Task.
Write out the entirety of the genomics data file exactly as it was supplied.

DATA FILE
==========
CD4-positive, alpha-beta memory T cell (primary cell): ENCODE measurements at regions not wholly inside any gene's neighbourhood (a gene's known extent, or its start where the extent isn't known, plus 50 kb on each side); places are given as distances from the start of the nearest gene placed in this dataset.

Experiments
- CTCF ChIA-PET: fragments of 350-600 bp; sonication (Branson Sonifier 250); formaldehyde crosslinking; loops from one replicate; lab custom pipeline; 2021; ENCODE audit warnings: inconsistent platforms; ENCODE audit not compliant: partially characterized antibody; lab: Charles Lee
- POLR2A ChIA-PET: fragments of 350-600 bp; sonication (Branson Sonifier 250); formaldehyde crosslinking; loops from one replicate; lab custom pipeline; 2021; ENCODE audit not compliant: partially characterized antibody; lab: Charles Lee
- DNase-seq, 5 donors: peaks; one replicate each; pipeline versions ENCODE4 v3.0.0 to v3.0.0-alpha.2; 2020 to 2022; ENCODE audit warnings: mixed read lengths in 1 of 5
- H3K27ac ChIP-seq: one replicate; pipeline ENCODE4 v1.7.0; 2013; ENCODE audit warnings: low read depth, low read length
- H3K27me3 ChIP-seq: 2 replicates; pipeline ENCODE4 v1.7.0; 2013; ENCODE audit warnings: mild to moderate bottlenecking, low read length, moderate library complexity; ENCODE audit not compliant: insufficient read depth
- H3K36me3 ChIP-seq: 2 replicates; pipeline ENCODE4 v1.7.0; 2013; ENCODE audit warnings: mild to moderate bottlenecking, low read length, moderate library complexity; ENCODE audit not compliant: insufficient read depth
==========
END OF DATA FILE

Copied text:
CD4-positive, alpha-beta memory T cell (primary cell): ENCODE measurements at regions not wholly inside any gene's neighbourhood (a gene's known extent, or its start where the extent isn't known, plus 50 kb on each side); places are given as distances from the start of the nearest gene placed in this dataset.

Experiments
- CTCF ChIA-PET: fragments of 350-600 bp; sonication (Branson Sonifier 250); formaldehyde crosslinking; loops from one replicate; lab custom pipeline; 2021; ENCODE audit warnings: inconsistent platforms; ENCODE audit not compliant: partially characterized antibody; lab: Charles Lee
- POLR2A ChIA-PET: fragments of 350-600 bp; sonication (Branson Sonifier 250); formaldehyde crosslinking; loops from one replicate; lab custom pipeline; 2021; ENCODE audit not compliant: partially characterized antibody; lab: Charles Lee
- DNase-seq, 5 donors: peaks; one replicate each; pipeline versions ENCODE4 v3.0.0 to v3.0.0-alpha.2; 2020 to 2022; ENCODE audit warnings: mixed read lengths in 1 of 5
- H3K27ac ChIP-seq: one replicate; pipeline ENCODE4 v1.7.0; 2013; ENCODE audit warnings: low read depth, low read length
- H3K27me3 ChIP-seq: 2 replicates; pipeline ENCODE4 v1.7.0; 2013; ENCODE audit warnings: mild to moderate bottlenecking, low read length, moderate library complexity; ENCODE audit not compliant: insufficient read depth
- H3K36me3 ChIP-seq: 2 replicates; pipeline ENCODE4 v1.7.0; 2013; ENCODE audit warnings: mild to moderate bottlenecking, low read length, moderate library complexity; ENCODE audit not compliant: insufficient read depth